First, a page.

There are variables that may explain why not all AKs clear regardless of their grade. The distribution of PpIX within AKs after application of MAL is determined by the rate of diffusion of the prodrug, the rate of synthesis and distribution of PpIX, and the rate at which it is cleared.21,22 The exact level of PpIX required in AKs to generate a clinically significant photodynamic effect is unknown but low levels are effective as shown in DPDT studies. Previous work showed a marked variation in the level and distribution of PpIX between sections of the same biopsy sample and between biopsies from different patients with psoriasis.23 This suggests that cytotoxic species may be generated at tissue sites or within cells where they have little or no effect. The photodynamic effect may not be uniform throughout the treatment field. Posttreatment erythema assessed clinically was uniform and confined to treatment fields, confirming a photodynamic reaction in apparently uninvolved skin within the field. This did not prevent new AKs from developing as early as 1 month after treatment. The surface of the scalp and forehead is curved so irradiance and light doses were not uniform across treatment fields, nor was the output from daylight and artificial sources uniform (departmental data of The Charles Center, Department of Dermatology, Saint Vincent’s University Hospital; unpublished). Despite these compromises, both forms of topical PDT were effective in this study. The advantage of topical PDT in diffuse disease is the significant reduction of AKs, allowing remaining AKs to be treated with other modalities or repeat PDT, and highlighting more significant AKs that may be monitored or biopsied.

Our medical physics data confirm the Copenhagen and Australian experience, showing a significant range of doses after 2 hours daylight exposure with lowest values on overcast days (eFigure 3 in the Supplement) (Table 2). The mean (range) effective daylight light dose of 21.38 (3.20-43.00) J/cm2 is comparable to the multicenter studies in Scandinavia (9.40 [0.20-28.30] J/cm2) and Australia (22.80 [3.00-46.00] J/cm2) and less than the first Danish study (43.20 [11.70-65.90] J/cm2), which was performed on sunny days only.6,8,9 Few patients have been treated with low light doses, but recently, 37 patients received lower than 3.50 J/cm2 and showed a 57% reduction in AKs compared with a 72% reduction with doses higher than this.19 In our study, the dose measured during 5 patient treatments was less than 8.00 J/cm2, and these patients responded similarly to those receiving higher doses as reported by other studies.7-9 Our spectral data showed that the blue light activation peak was the main contributor to the photodegradation of PpIX in low-dose cases. In contrast, the effective light dose with our white light source ranged between 4.00 and 9.00 J/cm2, but the emission spectrum had a similar amplitude to a bright sunny day—between 450 nm and 700 nm—so it is very effective across this portion of the PpIX absorption spectrum. The minimum red light dose (600-660 nm) for this source (50 J/cm2 in the treatment area at 65 cm from the light source) was equivalent to 2 red light sources that we use for conventional PDT (Aktilite CL128 and Omnilux PDT) (Table 2). Similar to other reports,7,8,19 we did not find a relationship between effective light dose, discomfort, and treatment response in either arm of the study.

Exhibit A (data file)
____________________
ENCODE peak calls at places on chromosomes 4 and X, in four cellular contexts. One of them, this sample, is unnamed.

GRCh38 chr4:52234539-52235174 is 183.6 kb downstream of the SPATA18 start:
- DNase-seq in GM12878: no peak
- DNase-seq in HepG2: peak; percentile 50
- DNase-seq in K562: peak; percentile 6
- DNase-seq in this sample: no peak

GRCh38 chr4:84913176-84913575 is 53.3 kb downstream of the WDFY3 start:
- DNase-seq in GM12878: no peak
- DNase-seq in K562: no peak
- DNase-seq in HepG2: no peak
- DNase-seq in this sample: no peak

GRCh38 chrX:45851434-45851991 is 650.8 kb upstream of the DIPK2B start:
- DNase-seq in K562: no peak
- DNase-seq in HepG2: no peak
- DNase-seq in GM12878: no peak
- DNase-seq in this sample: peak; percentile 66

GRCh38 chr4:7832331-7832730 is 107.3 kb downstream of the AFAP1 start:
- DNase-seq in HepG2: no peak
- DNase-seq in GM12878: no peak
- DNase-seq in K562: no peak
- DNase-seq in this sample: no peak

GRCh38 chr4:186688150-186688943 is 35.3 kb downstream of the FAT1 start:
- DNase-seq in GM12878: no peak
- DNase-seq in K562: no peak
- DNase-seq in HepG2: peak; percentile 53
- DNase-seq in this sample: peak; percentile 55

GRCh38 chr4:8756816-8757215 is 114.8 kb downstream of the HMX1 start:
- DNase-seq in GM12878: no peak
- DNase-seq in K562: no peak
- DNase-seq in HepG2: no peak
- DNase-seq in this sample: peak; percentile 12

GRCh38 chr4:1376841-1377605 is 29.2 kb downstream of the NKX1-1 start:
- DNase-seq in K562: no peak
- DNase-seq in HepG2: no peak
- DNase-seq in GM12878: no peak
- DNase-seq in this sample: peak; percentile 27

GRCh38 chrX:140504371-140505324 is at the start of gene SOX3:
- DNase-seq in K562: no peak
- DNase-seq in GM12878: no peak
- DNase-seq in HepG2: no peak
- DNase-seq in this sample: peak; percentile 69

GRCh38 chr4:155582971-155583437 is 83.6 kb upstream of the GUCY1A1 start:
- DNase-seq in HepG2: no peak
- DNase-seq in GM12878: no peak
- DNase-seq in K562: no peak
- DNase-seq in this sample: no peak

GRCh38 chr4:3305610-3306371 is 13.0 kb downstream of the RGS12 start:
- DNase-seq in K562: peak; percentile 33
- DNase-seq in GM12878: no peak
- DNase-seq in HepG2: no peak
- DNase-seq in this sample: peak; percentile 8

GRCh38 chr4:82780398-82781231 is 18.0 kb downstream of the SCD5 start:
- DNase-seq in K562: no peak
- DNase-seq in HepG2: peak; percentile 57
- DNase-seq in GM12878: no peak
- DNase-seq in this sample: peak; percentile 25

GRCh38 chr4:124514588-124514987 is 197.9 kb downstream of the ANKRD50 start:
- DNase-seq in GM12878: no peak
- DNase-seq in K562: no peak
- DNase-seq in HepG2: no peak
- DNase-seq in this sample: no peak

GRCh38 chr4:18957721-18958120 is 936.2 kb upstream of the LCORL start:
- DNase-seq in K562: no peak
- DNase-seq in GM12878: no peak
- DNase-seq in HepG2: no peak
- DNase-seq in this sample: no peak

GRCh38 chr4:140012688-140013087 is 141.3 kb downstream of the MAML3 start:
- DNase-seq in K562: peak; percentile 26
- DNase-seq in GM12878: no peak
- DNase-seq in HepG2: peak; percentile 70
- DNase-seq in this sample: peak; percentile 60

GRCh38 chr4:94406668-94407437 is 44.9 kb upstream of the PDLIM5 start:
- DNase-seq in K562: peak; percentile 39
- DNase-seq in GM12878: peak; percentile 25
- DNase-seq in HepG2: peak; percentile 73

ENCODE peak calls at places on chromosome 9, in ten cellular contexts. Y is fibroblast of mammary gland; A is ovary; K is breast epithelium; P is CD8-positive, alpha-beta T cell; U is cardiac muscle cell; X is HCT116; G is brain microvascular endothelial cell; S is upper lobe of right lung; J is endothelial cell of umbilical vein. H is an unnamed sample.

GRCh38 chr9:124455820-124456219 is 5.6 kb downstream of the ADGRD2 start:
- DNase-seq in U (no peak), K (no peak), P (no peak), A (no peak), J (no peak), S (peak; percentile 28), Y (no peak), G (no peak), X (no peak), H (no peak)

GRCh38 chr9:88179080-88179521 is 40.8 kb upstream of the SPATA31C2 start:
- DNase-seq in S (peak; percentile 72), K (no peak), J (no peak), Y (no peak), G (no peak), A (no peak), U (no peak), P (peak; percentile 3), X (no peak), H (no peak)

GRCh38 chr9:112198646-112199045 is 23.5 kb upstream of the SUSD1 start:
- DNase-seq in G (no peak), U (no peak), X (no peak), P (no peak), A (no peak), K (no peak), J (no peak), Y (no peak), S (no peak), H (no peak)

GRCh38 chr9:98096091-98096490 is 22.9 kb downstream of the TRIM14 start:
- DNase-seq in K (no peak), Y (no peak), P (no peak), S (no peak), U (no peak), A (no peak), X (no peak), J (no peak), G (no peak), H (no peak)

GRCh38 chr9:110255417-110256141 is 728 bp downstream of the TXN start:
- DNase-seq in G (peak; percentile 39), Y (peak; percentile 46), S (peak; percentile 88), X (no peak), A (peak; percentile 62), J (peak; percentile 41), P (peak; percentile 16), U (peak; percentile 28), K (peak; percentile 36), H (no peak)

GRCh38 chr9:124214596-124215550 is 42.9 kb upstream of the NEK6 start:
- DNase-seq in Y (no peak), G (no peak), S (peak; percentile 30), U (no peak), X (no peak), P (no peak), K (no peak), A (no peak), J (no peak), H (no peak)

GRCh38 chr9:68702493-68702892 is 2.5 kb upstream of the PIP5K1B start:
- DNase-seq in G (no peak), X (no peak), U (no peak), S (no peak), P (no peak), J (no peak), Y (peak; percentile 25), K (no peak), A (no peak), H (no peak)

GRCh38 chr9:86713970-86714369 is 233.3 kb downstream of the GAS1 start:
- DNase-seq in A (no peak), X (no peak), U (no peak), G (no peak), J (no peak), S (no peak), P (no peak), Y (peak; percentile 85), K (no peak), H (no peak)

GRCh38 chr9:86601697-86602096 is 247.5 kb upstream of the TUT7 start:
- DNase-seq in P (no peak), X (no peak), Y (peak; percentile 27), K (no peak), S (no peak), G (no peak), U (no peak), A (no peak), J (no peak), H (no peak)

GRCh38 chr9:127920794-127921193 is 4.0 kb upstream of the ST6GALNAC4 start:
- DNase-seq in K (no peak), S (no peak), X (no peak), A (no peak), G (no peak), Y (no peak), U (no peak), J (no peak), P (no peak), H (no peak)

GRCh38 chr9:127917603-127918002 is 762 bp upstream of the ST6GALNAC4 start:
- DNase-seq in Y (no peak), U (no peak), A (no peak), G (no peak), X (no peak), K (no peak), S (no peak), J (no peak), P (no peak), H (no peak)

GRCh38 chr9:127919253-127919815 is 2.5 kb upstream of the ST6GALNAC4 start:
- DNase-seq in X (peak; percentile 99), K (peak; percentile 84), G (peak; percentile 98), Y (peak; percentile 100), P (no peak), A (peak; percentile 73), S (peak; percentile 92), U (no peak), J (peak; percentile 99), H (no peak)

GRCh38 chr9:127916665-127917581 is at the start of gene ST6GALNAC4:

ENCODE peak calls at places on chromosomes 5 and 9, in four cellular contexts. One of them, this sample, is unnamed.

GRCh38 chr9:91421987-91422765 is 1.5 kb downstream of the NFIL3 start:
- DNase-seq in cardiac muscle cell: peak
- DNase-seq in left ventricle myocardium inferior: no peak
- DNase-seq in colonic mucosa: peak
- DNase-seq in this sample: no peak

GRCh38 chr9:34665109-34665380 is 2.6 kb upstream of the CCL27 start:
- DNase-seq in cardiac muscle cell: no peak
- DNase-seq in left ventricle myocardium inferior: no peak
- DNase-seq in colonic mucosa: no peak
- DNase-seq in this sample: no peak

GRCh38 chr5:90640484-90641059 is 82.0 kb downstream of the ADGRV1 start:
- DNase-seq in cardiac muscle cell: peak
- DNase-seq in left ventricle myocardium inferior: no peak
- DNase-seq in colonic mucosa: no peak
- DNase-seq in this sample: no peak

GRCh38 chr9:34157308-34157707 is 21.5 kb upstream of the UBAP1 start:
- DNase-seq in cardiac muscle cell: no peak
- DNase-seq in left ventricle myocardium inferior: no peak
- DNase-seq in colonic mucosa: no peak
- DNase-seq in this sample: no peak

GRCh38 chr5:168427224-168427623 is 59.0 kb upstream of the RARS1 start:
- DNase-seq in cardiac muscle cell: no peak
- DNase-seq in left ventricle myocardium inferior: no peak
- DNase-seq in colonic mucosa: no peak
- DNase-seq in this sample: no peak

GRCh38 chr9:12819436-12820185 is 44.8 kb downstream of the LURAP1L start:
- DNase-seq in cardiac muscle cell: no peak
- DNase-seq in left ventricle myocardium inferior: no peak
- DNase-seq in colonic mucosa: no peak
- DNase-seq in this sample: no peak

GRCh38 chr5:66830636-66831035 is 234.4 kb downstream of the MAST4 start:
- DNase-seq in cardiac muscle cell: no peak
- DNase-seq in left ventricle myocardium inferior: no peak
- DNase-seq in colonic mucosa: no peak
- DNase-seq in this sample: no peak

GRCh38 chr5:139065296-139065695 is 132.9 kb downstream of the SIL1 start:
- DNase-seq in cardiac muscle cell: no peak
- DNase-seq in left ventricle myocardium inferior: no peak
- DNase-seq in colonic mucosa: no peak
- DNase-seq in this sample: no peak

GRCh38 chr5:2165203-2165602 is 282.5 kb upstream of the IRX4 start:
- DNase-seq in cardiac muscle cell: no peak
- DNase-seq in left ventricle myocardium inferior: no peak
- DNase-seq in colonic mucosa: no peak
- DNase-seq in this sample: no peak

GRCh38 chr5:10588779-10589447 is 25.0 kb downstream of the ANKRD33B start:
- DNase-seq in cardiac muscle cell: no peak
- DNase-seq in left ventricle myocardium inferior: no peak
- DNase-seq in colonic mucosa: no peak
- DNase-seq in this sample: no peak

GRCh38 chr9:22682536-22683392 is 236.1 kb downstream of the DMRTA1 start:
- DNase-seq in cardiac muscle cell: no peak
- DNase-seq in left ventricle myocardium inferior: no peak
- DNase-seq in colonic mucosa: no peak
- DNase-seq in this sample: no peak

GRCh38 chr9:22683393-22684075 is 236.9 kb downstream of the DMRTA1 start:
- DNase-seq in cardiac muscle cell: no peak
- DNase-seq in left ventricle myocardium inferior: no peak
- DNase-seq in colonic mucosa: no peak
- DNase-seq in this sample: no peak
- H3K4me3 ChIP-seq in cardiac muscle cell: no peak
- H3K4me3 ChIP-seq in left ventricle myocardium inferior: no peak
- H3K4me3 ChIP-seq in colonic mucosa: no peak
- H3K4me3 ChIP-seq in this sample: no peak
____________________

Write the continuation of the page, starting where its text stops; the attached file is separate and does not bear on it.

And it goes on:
A study of ultra-low–intensity artificial daylight by Wiegell et al20 found it to be less effective than red light LED PDT for the treatment of multiple AKs. They used 4 Xenon H4 light bulbs, and 20 patients, divided into 4 groups, were treated with different light intensities. The mean (range) effective PpIX dose during their 2.5 hours of exposure was 2.23 (0.46-5.86) J/cm2. Quantification of PpIX demonstrated accumulation, indicating that this ultra-low–intensity light was insufficient to photobleach it.20 The higher effective light dose and dose rates may explain the more favorable clinical response seen in our study. In Northern Europe, AWLPDT will facilitate treatment all year round because cold weather (<10°C) is the limiting factor for outdoor DPDT unless patients are treated through window glass in a sheltered area, a clinic, or home environment.8

Pain scores were low in this and other daylight studies.6,9,10,19 Hospital-based DPDT studies have recorded lower scores than home-based studies because the incubation time of 30 minutes is strictly adhered to, and breaks during treatment are curtailed to brief periods to prevent PpIX accumulating.6-8 More patients in this study recorded maximum scores at 120 minutes compared with 30 minutes that resolved after exposure, but scores were low and did not require any intervention. There was no association between pain scores, light doses, response to treatment, and remission data.